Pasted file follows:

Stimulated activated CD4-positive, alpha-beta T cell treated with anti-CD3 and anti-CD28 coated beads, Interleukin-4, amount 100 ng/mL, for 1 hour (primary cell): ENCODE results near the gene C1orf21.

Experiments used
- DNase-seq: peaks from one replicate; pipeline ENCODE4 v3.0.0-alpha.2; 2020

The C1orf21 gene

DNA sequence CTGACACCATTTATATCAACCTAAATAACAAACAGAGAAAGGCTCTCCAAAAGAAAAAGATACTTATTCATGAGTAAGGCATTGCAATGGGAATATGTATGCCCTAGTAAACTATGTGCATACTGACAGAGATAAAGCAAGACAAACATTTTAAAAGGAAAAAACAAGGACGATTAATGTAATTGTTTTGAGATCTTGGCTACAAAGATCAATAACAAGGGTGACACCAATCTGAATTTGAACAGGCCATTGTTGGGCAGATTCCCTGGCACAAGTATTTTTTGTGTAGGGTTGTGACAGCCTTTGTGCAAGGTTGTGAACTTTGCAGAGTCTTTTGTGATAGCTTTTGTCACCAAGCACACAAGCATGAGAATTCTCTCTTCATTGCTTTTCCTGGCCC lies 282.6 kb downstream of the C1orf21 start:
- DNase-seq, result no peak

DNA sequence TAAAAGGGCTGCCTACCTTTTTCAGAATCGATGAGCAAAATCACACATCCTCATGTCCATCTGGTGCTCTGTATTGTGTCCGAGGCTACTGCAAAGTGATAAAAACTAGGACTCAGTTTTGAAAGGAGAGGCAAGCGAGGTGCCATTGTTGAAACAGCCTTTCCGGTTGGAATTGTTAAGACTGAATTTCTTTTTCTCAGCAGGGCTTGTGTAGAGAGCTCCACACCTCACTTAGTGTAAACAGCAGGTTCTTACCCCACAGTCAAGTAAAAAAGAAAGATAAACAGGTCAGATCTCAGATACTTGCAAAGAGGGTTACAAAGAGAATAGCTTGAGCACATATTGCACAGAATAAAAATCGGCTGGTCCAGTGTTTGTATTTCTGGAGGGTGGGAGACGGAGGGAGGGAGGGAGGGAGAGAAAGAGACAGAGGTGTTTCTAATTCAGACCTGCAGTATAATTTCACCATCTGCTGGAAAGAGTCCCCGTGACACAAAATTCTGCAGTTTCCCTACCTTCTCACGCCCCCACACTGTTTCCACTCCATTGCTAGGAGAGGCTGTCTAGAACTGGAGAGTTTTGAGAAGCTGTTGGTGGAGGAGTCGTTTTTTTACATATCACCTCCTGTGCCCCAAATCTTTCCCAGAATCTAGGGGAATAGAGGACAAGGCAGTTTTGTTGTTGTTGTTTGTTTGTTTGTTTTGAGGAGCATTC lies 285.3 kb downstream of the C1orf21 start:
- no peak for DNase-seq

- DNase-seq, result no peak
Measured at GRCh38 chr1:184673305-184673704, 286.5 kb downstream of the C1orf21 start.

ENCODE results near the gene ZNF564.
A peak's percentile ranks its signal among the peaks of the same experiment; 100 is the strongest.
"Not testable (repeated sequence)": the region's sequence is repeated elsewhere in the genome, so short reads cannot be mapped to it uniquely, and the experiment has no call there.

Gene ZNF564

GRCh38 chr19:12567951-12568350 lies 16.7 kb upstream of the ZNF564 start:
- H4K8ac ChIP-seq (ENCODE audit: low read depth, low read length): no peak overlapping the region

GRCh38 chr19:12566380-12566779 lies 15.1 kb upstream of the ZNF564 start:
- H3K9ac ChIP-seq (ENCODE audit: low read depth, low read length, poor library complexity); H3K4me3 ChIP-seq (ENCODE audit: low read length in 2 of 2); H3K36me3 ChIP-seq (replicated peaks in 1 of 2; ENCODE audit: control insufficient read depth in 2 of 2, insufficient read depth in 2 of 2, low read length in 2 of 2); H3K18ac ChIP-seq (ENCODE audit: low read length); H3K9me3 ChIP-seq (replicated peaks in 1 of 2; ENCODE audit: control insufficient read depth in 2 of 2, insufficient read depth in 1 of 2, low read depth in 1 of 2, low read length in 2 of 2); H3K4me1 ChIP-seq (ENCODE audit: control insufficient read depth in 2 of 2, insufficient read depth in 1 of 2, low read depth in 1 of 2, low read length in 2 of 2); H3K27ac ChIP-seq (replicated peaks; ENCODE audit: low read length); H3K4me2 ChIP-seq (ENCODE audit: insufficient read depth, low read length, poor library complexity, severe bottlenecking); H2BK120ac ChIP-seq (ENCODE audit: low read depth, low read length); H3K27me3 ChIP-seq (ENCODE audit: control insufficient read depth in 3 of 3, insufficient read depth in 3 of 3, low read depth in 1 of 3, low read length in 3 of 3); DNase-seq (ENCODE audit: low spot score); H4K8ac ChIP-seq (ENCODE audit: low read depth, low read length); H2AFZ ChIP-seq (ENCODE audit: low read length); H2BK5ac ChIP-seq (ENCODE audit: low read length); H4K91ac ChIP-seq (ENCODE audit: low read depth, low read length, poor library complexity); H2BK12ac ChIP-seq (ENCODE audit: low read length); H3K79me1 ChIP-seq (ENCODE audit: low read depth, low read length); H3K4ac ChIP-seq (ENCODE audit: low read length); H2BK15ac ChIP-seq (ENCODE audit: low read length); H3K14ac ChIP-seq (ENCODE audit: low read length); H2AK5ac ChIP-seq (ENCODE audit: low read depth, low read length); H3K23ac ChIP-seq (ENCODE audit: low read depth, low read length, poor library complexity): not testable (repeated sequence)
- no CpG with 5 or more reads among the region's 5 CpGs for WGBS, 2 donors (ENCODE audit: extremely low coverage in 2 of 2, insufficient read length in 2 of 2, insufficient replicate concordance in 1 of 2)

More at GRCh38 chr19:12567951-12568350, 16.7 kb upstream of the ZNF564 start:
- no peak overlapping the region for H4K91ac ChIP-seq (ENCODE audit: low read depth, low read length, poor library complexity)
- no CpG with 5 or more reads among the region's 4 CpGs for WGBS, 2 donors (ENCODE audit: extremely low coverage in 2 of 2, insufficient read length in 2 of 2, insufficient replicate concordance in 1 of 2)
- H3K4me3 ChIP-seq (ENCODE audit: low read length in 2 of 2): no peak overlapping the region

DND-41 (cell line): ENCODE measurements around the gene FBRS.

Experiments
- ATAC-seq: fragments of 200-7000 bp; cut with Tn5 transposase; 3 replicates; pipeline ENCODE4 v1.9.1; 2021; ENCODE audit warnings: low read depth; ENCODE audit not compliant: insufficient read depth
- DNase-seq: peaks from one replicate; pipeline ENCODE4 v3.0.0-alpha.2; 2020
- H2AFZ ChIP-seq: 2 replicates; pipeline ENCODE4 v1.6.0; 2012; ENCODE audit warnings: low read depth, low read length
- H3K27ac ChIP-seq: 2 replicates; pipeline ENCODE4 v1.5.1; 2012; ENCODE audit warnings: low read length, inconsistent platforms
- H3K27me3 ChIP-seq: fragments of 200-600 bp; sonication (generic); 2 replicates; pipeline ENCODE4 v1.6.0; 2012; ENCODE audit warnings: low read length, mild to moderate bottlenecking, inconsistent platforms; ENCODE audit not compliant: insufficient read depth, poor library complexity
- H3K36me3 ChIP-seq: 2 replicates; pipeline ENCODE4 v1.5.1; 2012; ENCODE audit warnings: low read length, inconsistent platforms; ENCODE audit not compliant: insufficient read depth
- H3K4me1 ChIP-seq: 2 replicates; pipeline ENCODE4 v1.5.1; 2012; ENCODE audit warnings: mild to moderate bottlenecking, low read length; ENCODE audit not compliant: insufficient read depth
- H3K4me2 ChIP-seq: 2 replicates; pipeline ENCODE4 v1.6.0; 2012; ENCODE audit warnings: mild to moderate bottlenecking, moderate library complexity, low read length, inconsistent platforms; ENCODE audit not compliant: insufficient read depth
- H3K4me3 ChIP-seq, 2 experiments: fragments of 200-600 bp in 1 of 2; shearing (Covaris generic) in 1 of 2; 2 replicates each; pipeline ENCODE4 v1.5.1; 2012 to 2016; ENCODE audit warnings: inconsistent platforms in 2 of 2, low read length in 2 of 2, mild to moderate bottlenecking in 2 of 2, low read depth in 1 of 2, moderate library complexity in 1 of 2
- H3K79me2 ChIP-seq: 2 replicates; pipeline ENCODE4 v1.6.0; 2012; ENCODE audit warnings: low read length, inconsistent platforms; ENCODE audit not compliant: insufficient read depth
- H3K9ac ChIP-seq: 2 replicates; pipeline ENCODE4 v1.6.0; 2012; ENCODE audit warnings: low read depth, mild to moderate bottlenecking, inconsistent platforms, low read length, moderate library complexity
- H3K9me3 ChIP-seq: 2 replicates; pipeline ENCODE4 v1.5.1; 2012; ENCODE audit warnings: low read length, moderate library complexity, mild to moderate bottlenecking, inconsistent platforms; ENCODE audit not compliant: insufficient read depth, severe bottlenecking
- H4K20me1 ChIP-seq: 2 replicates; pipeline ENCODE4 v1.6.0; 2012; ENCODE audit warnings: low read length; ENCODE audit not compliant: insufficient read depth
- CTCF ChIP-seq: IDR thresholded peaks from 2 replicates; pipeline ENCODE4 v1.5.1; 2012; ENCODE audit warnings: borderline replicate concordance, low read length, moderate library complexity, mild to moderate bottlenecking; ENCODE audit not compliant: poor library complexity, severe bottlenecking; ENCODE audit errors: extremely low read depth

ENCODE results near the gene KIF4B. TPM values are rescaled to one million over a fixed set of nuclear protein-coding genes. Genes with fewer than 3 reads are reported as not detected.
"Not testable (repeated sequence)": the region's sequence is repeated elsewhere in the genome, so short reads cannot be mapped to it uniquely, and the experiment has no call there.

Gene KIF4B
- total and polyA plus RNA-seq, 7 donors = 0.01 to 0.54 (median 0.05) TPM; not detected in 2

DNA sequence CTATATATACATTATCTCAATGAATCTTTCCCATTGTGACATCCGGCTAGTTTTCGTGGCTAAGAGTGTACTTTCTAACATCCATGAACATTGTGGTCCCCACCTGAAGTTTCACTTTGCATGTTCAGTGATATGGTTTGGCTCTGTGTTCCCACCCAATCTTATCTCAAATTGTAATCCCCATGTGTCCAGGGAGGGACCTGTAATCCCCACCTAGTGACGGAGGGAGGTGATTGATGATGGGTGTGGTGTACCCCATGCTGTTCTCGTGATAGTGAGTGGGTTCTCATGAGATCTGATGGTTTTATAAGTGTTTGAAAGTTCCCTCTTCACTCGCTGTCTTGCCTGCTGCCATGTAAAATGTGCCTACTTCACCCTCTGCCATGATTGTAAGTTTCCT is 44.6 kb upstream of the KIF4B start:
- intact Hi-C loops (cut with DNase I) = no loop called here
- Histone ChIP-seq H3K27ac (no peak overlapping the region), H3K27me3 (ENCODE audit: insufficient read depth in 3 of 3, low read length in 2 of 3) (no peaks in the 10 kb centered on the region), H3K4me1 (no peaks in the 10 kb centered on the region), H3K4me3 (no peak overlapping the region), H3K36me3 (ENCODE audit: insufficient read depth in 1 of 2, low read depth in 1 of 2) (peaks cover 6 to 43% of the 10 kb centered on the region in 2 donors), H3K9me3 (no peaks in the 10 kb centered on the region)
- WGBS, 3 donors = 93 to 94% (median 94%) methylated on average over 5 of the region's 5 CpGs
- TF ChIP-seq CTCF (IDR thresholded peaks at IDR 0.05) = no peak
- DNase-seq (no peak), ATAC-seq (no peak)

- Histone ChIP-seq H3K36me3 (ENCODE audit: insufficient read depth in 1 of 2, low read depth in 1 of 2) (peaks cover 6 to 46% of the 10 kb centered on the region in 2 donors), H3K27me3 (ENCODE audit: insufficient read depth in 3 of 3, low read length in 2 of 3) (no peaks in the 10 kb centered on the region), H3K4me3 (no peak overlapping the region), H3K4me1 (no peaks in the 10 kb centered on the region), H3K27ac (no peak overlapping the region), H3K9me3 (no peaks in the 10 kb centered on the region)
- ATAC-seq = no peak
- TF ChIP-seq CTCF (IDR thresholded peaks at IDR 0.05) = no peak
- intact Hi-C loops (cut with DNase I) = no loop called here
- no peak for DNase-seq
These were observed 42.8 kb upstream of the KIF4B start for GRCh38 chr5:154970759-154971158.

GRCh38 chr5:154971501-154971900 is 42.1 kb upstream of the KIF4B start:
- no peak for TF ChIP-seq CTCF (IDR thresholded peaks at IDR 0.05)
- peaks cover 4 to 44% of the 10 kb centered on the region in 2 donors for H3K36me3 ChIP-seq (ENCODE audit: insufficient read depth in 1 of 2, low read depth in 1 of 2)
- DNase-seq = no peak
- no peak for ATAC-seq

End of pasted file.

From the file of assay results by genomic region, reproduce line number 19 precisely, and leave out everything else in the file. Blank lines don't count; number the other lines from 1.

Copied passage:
- no CpG with 5 or more reads among the region's 5 CpGs for WGBS, 2 donors (ENCODE audit: extremely low coverage in 2 of 2, insufficient read length in 2 of 2, insufficient replicate concordance in 1 of 2)